Iraq deports '700 Asian beggars' in crackdown on undocumented expatriates
"Recently, beggars of Asian nationalities, have spread in the capital, Baghdad, who proliferate at road intersections, public squares, and in religious and recreational places," said a statement from the interior ministry.
It added that some were physically disabled and "use this to gain sympathy by passers-by" and they were cracking down on undocumented foreigners in Iraq.
The statement said the 700 individuals were expelled from Iraq for violating residency laws for foreigners and urged Iraqis to inform on other undocumented expatriates.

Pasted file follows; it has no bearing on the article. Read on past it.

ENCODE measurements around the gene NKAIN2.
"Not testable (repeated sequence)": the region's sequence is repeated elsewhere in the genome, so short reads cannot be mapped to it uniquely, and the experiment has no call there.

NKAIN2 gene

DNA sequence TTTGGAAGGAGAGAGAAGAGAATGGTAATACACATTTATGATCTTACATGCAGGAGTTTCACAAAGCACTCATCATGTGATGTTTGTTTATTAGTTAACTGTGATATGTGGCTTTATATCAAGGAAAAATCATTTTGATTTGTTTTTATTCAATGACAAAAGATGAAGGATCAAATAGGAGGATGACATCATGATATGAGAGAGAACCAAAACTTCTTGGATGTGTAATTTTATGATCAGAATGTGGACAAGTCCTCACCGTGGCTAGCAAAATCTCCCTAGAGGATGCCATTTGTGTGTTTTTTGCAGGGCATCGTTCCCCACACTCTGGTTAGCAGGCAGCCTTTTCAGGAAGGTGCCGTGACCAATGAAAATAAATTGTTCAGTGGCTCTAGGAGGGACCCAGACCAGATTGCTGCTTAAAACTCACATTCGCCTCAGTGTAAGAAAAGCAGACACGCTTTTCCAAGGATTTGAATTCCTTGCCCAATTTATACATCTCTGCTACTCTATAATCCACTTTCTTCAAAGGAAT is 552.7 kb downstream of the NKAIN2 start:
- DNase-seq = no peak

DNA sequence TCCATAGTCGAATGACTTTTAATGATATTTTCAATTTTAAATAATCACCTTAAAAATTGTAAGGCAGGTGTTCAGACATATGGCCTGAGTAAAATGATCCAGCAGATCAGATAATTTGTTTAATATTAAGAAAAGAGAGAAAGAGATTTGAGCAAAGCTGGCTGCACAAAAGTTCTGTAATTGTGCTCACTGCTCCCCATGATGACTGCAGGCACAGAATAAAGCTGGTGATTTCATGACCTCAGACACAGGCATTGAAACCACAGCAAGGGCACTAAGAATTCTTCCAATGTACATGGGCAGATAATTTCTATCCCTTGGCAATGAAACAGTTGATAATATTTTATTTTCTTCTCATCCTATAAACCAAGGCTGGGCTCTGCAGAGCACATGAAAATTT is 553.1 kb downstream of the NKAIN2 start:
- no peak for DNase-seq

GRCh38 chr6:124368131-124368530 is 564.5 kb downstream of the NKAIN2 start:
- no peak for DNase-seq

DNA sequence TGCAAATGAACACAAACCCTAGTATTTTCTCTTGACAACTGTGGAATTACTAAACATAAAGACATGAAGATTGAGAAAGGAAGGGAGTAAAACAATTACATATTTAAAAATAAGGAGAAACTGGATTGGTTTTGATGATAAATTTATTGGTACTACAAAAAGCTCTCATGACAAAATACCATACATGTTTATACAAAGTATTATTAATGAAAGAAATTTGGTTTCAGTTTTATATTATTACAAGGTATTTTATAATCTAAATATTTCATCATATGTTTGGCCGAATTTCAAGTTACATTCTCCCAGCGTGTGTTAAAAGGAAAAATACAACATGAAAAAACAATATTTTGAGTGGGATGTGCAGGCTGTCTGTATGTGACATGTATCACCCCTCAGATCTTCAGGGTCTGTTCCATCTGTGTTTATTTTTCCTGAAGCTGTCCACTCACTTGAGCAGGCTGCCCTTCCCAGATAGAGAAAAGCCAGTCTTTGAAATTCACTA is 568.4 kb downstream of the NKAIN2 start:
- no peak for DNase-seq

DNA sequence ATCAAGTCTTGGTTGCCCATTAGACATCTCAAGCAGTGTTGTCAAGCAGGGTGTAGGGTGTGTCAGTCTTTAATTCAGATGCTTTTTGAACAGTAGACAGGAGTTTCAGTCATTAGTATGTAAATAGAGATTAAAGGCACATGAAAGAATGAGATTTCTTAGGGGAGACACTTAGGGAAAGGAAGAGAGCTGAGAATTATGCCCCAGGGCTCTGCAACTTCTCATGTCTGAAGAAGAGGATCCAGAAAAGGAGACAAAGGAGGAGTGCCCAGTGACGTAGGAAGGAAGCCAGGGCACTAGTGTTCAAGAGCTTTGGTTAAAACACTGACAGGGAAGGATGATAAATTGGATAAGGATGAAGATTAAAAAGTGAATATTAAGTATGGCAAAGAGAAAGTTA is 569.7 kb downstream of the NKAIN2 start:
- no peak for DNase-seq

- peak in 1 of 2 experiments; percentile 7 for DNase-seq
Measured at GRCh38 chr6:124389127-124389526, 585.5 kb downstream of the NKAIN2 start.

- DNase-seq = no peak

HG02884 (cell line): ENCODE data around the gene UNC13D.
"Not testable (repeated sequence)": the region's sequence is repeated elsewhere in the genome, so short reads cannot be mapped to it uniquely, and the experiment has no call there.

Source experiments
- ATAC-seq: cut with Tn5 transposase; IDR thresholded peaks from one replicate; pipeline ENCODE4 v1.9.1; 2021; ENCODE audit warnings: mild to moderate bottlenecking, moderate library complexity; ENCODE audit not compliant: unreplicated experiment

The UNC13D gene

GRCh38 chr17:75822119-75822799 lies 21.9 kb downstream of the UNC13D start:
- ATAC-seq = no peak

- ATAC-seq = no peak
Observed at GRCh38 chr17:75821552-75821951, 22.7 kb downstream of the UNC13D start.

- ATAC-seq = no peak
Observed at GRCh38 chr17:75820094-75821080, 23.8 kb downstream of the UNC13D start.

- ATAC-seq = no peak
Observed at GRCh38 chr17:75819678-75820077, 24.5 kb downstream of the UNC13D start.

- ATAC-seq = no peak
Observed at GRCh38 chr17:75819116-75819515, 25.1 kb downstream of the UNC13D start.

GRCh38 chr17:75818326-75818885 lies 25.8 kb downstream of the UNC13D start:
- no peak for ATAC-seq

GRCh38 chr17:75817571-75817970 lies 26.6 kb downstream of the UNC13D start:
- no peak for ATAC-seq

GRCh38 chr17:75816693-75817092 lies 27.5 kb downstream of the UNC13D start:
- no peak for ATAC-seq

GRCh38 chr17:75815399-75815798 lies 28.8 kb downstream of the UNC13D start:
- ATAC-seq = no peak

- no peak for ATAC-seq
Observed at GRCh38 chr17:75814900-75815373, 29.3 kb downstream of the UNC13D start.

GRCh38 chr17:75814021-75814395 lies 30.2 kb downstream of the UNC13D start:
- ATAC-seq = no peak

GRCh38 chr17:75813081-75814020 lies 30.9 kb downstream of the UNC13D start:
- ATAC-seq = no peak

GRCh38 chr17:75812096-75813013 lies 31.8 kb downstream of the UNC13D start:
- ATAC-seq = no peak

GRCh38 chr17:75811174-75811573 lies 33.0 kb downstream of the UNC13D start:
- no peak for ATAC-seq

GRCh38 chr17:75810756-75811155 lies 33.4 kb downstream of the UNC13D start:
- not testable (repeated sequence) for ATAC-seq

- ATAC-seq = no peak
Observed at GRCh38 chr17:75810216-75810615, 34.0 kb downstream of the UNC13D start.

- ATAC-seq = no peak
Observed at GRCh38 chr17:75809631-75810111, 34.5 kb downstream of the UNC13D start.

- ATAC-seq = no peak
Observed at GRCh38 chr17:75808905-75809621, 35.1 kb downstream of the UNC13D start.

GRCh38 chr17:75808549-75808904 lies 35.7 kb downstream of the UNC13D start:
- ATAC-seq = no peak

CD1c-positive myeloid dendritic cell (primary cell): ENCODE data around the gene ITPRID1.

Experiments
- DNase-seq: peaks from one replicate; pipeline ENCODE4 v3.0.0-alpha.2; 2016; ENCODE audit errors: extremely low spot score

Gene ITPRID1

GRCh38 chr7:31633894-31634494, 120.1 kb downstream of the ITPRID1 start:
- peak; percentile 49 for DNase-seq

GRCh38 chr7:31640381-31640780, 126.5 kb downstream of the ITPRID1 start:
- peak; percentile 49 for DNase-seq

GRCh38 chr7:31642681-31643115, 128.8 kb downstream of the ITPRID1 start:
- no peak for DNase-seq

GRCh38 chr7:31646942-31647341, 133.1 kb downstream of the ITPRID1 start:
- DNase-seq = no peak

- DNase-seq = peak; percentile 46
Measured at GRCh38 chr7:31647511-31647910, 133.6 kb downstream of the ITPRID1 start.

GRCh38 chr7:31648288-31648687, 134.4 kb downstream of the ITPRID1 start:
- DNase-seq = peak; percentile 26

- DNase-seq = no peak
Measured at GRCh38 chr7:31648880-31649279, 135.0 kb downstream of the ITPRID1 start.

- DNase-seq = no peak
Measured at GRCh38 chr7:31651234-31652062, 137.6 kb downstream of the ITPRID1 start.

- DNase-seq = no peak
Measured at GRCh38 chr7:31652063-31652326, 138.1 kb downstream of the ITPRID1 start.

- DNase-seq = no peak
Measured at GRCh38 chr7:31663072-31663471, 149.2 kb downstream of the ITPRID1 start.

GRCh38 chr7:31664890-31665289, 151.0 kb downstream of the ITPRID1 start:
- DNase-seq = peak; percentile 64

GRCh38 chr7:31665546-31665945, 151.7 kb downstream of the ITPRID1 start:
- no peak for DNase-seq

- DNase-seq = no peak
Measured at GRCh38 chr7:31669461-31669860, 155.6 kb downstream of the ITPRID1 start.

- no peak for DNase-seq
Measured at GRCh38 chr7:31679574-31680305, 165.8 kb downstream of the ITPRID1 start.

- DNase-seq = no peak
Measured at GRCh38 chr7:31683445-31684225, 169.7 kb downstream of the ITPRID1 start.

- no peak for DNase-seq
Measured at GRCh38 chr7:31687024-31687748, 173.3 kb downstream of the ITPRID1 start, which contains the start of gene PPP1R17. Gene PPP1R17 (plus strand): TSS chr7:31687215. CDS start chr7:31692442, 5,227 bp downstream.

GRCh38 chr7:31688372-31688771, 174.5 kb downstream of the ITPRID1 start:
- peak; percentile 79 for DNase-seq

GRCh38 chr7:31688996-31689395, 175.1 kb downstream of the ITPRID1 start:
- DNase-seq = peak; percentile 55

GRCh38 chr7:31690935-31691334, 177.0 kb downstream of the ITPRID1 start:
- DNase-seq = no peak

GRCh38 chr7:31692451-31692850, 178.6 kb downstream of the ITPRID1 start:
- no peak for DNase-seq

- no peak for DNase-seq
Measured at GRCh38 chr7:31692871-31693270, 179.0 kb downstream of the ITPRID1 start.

Mohammed al-Abadi from the Iraqi Bar Association said prosecuting these people would be difficult if they were involved in any crime as they do not have the proper paperwork.
"Their mere presence in Iraq without obtaining (legal) residency constitutes a violation of laws, and a large number of them also work," al-Abadi told The New Arab’s sister site, Al-Araby Al-Jadeed.
There are reportedly 1 million foreign workers in Iraq - a country of more than 40 million people - and many do not have legal documentation. Iraq, like many other Arab countries, hosts large South Asian populations, who often work in manual and domestic labour.
This has led to competition in the country where the unemployment rate is believed to be around 40 percent, and which is trying to overcome decades of conflict.